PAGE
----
Tuesday 21 November 2017

Irish buildings nominated for architectural award

Paul Melia

Paul Melia

TWO Irish buildings have been shortlisted for a prestigious architectural award.

Wexford County Council offices and an extension to the Mount Melleray monastery in Co Waterford have been nominated for the World Architecture Festival awards, which will be held in November.

The president of the Royal Institute of the Architects of Ireland (RIAI), Paul Keogh, said the nominations were testament to the high quality of buildings being completed here.

"This is a prestigious event," he said. "It's not surprising that two Irish entries are shortlisted. Given our size and population, Ireland is really punching above it's weight.

"It just shows that despite the recession here and the shortage of new commissions, we've come out of a period when we've really built an awful lot of very good buildings."

The Mount Melleray project was designed by dhb Architects, based in Waterford, and involved building a new accommodation wing. Director Fintan Duffy said the project presented particular challenges.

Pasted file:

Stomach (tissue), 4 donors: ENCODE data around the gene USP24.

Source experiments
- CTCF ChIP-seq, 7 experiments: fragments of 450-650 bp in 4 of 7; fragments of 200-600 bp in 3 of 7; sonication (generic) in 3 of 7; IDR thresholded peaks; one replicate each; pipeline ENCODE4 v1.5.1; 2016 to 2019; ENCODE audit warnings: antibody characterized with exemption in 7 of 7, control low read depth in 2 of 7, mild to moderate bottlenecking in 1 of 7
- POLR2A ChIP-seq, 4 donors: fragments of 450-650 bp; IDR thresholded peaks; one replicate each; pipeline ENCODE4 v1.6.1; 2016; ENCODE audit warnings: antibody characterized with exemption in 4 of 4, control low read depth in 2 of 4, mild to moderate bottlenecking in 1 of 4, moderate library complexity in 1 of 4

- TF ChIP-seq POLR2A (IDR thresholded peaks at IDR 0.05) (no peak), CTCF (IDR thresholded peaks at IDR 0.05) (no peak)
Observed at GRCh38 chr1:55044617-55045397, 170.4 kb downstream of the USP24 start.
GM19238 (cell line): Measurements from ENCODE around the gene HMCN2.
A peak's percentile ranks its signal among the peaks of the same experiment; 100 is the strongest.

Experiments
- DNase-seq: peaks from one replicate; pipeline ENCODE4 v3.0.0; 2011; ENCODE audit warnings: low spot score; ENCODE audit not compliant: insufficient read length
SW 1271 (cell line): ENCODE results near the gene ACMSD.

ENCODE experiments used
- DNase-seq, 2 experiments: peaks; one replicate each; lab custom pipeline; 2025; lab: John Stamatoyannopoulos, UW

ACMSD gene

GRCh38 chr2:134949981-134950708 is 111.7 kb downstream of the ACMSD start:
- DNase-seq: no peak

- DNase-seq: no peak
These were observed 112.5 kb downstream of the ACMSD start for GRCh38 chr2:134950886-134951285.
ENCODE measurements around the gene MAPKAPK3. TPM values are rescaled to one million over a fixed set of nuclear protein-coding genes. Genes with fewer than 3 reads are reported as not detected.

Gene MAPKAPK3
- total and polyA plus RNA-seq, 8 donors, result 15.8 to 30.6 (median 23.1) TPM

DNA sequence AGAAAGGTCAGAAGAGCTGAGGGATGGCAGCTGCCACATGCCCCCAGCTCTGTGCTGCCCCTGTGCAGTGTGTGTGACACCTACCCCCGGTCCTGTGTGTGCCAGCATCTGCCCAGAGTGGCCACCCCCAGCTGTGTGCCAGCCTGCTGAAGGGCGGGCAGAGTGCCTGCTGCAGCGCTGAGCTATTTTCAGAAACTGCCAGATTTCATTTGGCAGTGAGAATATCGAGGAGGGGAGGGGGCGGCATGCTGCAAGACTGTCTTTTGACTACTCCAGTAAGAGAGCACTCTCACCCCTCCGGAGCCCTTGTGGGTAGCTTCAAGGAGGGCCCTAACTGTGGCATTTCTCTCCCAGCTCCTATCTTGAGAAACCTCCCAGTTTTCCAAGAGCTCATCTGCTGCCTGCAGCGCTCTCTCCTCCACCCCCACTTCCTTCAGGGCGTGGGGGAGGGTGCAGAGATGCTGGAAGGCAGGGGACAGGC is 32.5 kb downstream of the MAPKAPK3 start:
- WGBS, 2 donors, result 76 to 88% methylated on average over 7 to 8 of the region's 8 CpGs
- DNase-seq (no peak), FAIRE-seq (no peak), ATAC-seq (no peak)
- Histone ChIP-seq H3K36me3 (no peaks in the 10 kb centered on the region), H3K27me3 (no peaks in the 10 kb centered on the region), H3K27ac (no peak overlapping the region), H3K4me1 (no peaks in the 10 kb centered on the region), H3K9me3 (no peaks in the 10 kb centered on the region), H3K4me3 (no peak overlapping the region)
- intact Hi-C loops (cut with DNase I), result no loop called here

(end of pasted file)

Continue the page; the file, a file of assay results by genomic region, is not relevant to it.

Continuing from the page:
"Melleray is a national monument, as well as a protected structure, and there was also the challenge that it's a working monastery.

"I'd like to think this will translate into more work. We were nominated last year and it gives us a certain reputation nationally because the people we deal with have a lot of respect for the work we do."

The second project, Wexford County Council's civic offices, were designed by Robin Lee Architecture with Dublin-based firm Arthur Gibney.

"We're delighted," Mr Lee said yesterday. "We're delighted for the council as well because they were a fantastic client. The central idea is for a civic forum -- a central space for public gatherings."

Now in its fourth year, the competition attracted its highest number of entries to date, with 704 entries from 59 different countries.

The awards include entries from Tasmania to the Arctic Circle in Norway, with new countries such as Libya, Haiti and Cambodia appearing alongside the USA, UK, Australia, China, Japan and Spain.

The Universita Luigi Bocconi faculty building in Milan designed by Grafton Architects won the World Building of the Year award at the same event two years ago.

Dublin is also shortlisted to become the World Design Capital in 2014.

Irish Independent

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